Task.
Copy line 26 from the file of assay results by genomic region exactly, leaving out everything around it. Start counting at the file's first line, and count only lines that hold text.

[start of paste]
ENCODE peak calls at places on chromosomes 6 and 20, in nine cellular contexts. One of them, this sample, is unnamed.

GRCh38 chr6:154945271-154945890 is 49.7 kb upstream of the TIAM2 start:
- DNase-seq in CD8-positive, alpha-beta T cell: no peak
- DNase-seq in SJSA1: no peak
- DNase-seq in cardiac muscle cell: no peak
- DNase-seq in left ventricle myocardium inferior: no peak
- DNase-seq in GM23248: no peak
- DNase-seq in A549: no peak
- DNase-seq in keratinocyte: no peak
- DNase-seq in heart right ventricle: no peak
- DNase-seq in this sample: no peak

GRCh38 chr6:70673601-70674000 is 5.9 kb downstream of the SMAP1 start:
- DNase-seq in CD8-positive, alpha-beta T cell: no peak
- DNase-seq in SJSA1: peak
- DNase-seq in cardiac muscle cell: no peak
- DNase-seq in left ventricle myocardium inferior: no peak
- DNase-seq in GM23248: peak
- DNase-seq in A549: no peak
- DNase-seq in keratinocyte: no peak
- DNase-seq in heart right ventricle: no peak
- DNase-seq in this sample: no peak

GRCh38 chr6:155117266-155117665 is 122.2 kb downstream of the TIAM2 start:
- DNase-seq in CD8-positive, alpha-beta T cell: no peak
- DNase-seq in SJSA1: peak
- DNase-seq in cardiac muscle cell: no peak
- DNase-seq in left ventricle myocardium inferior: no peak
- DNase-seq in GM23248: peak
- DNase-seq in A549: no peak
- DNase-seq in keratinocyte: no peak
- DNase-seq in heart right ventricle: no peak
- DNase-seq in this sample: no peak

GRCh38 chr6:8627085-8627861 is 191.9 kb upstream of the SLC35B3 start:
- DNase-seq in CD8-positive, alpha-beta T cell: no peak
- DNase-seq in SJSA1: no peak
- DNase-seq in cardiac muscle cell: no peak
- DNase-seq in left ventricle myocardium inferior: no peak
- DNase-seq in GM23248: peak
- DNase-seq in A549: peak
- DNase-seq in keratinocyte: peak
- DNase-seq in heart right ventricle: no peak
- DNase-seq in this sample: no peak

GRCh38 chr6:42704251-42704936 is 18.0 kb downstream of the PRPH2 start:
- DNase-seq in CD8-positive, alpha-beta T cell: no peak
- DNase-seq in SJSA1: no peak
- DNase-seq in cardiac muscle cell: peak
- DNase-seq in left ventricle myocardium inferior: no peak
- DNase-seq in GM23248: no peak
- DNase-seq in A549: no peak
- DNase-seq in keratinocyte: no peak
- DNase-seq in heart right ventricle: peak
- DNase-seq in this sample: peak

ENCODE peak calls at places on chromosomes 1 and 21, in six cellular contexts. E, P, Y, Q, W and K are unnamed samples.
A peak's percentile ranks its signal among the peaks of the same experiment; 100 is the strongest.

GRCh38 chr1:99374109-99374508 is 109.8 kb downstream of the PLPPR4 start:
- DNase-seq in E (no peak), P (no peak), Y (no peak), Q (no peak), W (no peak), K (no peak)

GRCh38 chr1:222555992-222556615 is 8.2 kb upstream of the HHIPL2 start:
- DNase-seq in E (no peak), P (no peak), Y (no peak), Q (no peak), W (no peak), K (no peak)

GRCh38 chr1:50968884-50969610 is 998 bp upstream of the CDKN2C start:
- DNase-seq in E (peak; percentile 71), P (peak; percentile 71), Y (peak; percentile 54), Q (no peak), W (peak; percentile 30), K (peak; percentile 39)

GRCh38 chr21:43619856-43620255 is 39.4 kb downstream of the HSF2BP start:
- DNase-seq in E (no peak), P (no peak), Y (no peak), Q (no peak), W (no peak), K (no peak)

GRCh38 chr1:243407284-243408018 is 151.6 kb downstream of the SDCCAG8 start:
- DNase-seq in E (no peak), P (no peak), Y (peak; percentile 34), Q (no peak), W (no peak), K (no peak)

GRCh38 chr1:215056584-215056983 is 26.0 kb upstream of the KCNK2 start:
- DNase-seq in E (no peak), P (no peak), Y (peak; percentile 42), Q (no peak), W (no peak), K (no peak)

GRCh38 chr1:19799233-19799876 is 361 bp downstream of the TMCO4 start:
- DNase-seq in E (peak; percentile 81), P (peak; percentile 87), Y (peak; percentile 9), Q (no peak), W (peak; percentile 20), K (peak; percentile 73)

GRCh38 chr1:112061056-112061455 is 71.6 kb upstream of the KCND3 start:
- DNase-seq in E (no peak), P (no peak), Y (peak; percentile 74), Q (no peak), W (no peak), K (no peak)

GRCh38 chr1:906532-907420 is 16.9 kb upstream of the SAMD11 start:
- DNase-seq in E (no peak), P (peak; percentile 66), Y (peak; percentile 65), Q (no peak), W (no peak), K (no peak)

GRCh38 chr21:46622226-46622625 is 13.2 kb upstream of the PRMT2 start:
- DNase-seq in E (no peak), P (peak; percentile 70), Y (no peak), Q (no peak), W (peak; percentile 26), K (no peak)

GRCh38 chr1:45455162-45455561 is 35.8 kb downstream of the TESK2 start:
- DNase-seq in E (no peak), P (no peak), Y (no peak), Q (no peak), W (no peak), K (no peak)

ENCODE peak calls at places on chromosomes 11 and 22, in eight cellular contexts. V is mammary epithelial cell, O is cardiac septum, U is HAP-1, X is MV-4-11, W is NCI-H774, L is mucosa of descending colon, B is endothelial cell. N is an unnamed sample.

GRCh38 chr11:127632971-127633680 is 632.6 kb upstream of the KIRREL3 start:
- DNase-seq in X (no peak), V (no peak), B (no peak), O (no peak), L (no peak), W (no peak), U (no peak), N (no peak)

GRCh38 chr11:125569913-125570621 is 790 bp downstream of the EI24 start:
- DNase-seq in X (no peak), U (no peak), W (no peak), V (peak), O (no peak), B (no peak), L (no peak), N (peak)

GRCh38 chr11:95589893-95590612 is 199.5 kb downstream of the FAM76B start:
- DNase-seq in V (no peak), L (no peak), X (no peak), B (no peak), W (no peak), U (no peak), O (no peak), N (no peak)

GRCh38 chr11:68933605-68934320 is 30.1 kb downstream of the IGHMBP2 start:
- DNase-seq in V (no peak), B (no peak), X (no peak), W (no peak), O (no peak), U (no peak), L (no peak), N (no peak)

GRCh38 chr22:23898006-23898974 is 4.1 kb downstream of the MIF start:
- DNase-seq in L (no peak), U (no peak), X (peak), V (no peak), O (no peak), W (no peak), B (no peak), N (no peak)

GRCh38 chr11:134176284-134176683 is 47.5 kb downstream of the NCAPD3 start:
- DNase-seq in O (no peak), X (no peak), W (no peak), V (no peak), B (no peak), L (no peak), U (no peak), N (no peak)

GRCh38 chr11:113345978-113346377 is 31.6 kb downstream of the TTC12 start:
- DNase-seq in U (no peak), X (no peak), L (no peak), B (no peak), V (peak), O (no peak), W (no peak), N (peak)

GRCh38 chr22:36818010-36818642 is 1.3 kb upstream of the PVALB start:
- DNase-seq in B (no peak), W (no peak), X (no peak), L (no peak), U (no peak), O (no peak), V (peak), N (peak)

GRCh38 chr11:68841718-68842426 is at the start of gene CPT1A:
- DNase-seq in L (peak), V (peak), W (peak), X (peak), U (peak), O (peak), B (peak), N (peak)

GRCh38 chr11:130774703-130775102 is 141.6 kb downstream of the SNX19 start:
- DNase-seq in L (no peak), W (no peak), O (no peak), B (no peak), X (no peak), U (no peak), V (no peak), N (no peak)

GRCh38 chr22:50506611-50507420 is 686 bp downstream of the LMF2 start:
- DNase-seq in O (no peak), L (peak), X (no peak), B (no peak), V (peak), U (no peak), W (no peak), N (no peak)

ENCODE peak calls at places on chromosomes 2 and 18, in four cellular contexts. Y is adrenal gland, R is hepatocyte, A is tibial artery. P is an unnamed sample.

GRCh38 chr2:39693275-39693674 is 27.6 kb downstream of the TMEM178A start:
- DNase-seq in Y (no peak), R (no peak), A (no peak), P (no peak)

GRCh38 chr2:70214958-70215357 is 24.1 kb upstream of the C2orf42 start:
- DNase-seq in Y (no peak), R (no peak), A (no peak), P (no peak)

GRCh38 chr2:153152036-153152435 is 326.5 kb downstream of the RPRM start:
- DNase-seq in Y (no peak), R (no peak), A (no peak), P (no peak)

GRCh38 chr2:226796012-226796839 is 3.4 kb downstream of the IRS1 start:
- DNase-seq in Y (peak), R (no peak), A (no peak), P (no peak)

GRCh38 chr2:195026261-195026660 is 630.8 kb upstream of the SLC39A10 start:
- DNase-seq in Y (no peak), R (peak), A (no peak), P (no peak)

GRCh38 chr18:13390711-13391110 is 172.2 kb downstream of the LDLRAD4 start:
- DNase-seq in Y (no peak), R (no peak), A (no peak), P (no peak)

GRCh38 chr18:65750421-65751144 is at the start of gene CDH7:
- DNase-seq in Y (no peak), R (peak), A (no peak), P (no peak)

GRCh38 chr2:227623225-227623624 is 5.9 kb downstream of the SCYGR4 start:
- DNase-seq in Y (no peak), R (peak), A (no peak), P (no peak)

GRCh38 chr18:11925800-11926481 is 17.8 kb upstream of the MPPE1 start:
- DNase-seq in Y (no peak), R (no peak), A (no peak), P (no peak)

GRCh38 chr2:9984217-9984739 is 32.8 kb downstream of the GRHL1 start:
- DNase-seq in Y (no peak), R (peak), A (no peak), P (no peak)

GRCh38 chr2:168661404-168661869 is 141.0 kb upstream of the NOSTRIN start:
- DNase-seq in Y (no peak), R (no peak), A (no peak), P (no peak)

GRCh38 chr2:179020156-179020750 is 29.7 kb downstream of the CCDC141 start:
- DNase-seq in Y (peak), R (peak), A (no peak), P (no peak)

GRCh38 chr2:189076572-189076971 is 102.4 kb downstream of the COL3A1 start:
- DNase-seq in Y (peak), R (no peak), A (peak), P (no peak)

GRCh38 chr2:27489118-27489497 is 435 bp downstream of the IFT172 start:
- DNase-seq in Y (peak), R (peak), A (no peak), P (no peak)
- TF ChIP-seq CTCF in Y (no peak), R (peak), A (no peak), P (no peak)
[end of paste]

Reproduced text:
- DNase-seq in left ventricle myocardium inferior: no peak